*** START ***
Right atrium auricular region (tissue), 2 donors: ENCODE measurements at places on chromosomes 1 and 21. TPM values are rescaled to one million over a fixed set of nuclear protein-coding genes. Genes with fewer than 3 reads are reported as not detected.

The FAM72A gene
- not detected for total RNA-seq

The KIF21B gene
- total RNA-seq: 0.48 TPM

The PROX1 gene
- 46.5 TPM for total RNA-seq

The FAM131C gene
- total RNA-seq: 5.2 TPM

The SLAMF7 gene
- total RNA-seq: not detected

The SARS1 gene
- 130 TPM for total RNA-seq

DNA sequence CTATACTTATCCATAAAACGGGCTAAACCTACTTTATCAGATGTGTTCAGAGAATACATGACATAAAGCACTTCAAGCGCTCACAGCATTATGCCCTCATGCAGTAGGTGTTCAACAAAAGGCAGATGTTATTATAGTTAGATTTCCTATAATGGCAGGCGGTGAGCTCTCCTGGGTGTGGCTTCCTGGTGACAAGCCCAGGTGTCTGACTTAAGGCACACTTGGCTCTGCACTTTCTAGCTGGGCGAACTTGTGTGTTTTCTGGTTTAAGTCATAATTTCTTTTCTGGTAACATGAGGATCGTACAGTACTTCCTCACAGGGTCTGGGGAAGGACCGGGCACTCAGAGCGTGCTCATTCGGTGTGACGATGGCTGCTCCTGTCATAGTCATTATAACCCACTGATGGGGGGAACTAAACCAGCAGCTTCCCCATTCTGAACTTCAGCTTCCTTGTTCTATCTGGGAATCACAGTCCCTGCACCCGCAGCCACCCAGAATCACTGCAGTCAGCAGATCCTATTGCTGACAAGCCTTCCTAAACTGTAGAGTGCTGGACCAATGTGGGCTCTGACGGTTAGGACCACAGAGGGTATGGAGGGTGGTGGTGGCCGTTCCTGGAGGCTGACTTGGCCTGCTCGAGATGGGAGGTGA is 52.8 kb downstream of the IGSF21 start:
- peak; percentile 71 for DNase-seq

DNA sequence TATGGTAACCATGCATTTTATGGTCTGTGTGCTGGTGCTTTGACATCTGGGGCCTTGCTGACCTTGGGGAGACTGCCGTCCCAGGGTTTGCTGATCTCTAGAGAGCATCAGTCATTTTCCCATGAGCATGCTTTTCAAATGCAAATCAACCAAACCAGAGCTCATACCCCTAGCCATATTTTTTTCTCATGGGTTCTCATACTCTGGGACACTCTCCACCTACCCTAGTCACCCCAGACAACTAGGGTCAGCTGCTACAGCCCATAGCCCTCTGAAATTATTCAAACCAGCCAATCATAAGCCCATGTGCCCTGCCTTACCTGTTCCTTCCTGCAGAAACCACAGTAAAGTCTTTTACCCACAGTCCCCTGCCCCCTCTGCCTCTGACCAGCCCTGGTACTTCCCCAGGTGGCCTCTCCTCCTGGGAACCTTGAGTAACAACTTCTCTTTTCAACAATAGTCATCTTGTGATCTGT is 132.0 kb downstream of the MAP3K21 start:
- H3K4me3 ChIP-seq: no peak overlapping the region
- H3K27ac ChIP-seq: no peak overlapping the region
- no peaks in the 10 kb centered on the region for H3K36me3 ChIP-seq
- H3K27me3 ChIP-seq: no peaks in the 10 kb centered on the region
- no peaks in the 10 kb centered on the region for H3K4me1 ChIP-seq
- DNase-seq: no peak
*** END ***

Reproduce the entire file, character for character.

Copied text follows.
Right atrium auricular region (tissue), 2 donors: ENCODE measurements at places on chromosomes 1 and 21. TPM values are rescaled to one million over a fixed set of nuclear protein-coding genes. Genes with fewer than 3 reads are reported as not detected.

The FAM72A gene
- not detected for total RNA-seq

The KIF21B gene
- total RNA-seq: 0.48 TPM

The PROX1 gene
- 46.5 TPM for total RNA-seq

The FAM131C gene
- total RNA-seq: 5.2 TPM

The SLAMF7 gene
- total RNA-seq: not detected

The SARS1 gene
- 130 TPM for total RNA-seq

DNA sequence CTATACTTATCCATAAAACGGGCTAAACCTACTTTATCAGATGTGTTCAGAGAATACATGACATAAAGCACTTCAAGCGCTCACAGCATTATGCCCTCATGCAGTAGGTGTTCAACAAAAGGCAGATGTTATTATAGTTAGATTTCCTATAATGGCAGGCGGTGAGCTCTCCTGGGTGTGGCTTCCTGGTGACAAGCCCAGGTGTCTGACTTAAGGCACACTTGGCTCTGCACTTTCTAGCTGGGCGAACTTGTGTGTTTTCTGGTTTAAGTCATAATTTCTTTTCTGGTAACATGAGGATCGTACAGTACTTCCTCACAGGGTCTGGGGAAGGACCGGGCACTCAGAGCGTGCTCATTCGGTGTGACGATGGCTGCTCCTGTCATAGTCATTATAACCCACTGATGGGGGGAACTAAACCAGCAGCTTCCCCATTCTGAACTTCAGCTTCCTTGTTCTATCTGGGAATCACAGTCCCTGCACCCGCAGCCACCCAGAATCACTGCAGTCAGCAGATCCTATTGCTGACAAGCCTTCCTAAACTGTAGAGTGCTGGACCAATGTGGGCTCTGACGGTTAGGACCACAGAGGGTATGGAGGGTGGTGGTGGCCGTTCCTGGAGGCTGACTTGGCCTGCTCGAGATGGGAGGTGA is 52.8 kb downstream of the IGSF21 start:
- peak; percentile 71 for DNase-seq

DNA sequence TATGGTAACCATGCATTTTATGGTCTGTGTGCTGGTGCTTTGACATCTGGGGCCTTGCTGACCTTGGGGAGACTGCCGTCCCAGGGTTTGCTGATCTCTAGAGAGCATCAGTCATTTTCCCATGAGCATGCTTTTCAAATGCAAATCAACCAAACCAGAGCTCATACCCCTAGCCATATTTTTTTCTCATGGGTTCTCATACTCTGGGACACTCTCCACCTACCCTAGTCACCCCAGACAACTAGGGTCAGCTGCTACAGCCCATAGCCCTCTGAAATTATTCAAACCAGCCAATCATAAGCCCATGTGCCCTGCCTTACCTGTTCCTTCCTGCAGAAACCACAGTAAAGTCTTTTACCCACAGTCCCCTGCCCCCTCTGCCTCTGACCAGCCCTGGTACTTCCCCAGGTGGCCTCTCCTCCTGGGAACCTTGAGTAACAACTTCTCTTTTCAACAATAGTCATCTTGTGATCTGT is 132.0 kb downstream of the MAP3K21 start:
- H3K4me3 ChIP-seq: no peak overlapping the region
- H3K27ac ChIP-seq: no peak overlapping the region
- no peaks in the 10 kb centered on the region for H3K36me3 ChIP-seq
- H3K27me3 ChIP-seq: no peaks in the 10 kb centered on the region
- no peaks in the 10 kb centered on the region for H3K4me1 ChIP-seq
- DNase-seq: no peak